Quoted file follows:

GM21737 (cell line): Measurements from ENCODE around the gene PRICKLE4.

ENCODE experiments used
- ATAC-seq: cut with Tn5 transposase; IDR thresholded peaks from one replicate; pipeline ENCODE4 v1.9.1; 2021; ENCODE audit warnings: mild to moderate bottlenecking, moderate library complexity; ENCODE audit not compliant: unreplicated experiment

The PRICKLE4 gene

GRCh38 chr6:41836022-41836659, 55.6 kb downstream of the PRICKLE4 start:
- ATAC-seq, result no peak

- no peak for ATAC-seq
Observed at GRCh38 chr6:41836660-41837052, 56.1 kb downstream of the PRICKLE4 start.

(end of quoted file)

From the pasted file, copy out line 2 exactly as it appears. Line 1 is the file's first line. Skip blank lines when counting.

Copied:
ENCODE experiments used